Well, I think she's listening to several uninformed people.  Let me try to set things straight.  "Humanism" simply means a focus on what is best for humans, here and now.  Anyone can be "Humanist" and still have some other-worldly "religious" views as well.  Thus, there are "Christian Humanists".  There are definitely "Jewish Humanists" (but that gets into the whole issue of how Jews view God a little differently from everyone else - a fascinating topic, but not one for now).  Any religion can have a "focus on humans" aspect and thus have a "Humanism" version.  "Secular Humanism" is a focus on humans in a totally secular (i.e., non-religious) fashion, thus it's the one which Atheism+ is most like.  It's true that the term, "Humanist," has come to mean the same as "Secular Humanism," so anyone who says they are "Humanist" is usually also declaring a non-belief in God.  It's true, also, that some religious forms of "Humanism" seem rather strange.  "Christian Humanism" seems odd because Christianity is all about a focus on Christ, God, and the after-life, so how can it also be focused on humans here and now?  Just doesn't make a lot of sense without modifying the idea of Christianity, at least a little.  So, going forward I think we can assume that when we say "Humanist," we mean "Secular Humanism," and thus are declaring a world view without God.  For convenience, I think we can also agree that "Humanism" refers to the same thing, at least in this post.

Next, Greta states the primary differences between "Humanism" and "Atheism+".

"Humanism, on the other hand, is generally perceived as more diplomatic. More easy-going."
"The word “atheism” is clear. ...  The word “humanism” isn’t nearly as well-understood. Lots of people don’t even know what it means."
"And then there’s the matter of public perception, and public understanding."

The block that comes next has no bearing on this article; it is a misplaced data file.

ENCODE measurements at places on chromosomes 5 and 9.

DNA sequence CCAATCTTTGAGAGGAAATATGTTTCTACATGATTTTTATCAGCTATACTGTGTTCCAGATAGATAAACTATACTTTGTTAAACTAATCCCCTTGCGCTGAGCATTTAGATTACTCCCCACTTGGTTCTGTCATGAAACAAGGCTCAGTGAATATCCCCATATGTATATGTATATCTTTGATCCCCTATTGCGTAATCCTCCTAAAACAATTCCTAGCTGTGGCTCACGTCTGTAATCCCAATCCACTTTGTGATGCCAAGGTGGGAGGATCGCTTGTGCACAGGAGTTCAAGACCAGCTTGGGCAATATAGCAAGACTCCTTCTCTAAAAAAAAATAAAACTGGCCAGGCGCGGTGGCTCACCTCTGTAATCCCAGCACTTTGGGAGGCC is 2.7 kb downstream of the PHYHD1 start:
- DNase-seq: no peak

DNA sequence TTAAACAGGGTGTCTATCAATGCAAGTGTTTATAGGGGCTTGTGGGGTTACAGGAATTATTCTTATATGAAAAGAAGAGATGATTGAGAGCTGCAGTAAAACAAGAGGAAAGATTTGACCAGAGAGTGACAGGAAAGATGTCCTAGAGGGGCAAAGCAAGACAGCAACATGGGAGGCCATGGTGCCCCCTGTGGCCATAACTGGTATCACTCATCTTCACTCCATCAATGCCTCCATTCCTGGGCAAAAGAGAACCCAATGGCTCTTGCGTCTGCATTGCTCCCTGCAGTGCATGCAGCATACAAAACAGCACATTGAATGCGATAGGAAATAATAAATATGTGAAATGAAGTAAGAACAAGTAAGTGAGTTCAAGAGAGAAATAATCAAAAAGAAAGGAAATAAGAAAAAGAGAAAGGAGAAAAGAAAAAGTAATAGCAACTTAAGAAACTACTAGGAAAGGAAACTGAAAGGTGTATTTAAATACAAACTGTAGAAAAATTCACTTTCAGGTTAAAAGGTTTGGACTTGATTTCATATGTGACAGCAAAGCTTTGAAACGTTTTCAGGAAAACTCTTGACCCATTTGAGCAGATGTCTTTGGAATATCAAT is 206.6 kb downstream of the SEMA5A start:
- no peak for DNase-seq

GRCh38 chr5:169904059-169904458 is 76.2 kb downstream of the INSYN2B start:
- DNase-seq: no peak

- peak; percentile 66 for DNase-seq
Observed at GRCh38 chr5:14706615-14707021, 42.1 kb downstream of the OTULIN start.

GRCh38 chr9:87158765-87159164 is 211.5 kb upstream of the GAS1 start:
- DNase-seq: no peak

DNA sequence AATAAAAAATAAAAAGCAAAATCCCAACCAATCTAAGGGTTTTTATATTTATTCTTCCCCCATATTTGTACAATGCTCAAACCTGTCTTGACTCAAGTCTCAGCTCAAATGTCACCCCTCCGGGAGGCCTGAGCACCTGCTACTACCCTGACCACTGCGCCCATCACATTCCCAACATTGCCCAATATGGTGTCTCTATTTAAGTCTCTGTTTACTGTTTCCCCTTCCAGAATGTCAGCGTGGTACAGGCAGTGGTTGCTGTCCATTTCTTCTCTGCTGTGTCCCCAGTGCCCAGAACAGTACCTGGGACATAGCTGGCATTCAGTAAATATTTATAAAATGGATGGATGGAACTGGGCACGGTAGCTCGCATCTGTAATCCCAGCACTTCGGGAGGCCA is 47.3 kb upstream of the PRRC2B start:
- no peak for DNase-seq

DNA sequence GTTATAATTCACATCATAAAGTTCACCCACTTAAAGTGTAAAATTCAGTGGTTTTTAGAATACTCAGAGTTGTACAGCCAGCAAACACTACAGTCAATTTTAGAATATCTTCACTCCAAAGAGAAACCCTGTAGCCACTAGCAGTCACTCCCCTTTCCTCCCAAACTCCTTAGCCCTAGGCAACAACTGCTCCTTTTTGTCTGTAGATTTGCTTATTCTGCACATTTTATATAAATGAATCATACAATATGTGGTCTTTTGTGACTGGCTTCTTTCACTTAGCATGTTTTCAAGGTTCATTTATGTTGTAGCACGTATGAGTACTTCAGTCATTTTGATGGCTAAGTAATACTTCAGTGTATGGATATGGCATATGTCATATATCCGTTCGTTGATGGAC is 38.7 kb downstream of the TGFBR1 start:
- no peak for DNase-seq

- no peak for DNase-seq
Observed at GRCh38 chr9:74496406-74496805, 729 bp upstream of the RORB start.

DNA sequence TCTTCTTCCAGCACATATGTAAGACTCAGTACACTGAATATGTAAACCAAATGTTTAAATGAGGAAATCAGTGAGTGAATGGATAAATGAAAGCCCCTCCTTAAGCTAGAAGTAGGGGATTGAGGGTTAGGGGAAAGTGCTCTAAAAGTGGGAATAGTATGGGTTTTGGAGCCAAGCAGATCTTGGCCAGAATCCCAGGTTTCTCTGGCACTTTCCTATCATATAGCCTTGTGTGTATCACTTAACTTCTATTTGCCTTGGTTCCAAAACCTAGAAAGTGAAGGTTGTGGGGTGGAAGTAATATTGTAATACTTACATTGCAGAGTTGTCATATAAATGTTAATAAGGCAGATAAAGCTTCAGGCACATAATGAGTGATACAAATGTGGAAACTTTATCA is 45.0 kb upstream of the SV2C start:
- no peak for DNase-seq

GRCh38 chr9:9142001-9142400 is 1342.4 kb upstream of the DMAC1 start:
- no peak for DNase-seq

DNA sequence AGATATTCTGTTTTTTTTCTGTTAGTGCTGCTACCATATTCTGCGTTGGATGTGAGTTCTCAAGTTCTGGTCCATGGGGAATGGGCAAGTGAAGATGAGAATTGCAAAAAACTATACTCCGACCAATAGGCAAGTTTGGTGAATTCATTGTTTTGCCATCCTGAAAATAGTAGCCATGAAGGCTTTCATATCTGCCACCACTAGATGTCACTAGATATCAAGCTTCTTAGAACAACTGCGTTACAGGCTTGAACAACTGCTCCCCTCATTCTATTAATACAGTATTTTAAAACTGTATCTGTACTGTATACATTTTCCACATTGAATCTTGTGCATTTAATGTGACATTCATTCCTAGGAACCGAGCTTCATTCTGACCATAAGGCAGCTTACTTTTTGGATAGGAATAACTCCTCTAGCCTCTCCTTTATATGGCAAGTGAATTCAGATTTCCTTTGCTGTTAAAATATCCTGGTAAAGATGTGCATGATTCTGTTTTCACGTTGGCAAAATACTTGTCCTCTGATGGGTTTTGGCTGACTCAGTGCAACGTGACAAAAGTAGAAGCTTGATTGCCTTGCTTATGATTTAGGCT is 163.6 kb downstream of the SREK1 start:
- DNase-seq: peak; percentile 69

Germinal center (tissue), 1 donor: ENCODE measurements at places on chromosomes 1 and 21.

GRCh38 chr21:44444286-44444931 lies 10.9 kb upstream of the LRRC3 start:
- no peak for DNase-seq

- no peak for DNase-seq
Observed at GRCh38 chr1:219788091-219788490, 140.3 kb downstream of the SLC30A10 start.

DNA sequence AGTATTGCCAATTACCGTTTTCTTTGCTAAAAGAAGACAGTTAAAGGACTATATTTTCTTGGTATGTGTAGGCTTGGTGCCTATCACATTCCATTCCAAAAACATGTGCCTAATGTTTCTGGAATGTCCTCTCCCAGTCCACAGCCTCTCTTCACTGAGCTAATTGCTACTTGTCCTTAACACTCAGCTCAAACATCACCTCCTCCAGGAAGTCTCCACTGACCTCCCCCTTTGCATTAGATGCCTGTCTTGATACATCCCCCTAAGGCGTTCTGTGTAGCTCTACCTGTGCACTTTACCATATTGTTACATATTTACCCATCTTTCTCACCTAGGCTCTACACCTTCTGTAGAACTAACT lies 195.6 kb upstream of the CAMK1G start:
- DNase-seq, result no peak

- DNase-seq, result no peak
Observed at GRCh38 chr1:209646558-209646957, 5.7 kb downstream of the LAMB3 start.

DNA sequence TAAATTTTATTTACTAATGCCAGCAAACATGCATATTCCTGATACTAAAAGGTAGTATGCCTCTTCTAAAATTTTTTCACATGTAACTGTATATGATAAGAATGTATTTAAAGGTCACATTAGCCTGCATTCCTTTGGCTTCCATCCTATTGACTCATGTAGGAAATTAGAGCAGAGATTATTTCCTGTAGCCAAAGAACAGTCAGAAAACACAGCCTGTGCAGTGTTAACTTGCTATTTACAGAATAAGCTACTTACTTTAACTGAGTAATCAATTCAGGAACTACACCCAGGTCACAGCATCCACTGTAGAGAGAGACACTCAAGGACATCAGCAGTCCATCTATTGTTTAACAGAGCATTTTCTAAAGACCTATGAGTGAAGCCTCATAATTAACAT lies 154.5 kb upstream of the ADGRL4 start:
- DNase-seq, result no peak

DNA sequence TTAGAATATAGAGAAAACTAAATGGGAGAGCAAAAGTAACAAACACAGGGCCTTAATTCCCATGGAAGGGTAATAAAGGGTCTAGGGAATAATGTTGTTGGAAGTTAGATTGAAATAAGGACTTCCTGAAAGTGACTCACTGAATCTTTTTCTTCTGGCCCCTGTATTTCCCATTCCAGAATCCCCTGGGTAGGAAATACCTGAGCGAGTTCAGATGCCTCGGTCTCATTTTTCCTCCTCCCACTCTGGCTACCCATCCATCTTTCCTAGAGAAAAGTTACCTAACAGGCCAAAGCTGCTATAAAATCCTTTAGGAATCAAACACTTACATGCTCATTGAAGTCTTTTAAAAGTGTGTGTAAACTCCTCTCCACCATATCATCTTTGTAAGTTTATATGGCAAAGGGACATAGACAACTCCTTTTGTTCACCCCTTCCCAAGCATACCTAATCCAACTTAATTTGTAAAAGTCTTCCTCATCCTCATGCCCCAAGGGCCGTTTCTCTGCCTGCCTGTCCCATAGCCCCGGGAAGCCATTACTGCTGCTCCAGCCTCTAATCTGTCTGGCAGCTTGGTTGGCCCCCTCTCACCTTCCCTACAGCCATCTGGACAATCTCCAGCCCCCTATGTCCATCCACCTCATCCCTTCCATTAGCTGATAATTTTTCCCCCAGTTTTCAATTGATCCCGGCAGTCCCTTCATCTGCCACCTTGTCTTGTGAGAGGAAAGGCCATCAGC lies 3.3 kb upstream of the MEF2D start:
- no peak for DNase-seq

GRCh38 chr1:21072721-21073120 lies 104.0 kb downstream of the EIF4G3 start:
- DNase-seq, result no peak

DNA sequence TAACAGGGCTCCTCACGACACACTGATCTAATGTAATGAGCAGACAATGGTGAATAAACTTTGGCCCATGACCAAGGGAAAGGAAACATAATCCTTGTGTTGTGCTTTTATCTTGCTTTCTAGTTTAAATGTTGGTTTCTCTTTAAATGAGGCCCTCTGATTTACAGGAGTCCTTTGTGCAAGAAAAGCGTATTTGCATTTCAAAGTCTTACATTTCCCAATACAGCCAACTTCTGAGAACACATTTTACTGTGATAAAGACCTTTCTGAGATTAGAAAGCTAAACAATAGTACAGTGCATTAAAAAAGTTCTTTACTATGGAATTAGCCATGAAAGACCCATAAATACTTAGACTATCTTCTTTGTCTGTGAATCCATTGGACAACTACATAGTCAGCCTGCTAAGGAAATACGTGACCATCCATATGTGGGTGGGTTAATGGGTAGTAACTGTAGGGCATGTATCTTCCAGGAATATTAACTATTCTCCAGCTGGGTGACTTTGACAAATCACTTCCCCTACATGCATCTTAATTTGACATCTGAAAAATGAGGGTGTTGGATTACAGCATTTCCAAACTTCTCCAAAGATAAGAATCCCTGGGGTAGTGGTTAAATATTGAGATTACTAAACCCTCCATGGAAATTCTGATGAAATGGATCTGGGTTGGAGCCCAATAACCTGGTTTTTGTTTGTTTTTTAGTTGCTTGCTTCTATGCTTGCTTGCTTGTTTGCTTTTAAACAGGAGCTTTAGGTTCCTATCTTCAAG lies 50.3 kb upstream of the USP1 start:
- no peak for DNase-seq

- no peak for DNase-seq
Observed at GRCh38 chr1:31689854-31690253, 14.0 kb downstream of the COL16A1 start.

And this is actually one of my major points.  "Humanism" isn't clear.  That's true and it's a very convenient truth.  Because "Humanism" isn't clear to people, and "Secular Humanism" as well, it means that people can't bring any preconceived notions to the discussion.  The time you say, "Atheism+", many (most?) people can immediately think they have a good idea what that is (Some type of super-Atheism which tries to convert people?  Atheism along with other evil ideas which I really don't want to know about?  Atheism on steroids!)  At this point, they don't feel the need to investigate or question.  They think they know, thus they do know, in their mind.

"Secular Humanism," on the other hand pushes people off center.  They're confronted with something they absolutely don't understand.  They can't possibly have preconceived notions, because they have to admit to themself that they really have no idea!  Just a few weeks ago, I responded to a friend's Facebook post saying, "You sound as though you may be a Secular Humanist."  Their response was, "Really?  I don't know what that is.  I'll have to investigate it."  I then followed up with pointers to the American Humanist Association web site, which led to my pointing her toward the Humanist Manifesto, something with which a lot people agree without even knowing it.  (I say I'm "Atheist" when I'm being visited by Jehovah's Witnesses, at which point they immediately say, "Ok, have a good day," and leave!  It has worked every time so far without fail.  I think they've been taught to just leave if they encounter "Atheists" because there's no hope for such people!)

I'll mention here that Greta's next comment re. Humanist organizations was totally "on the money":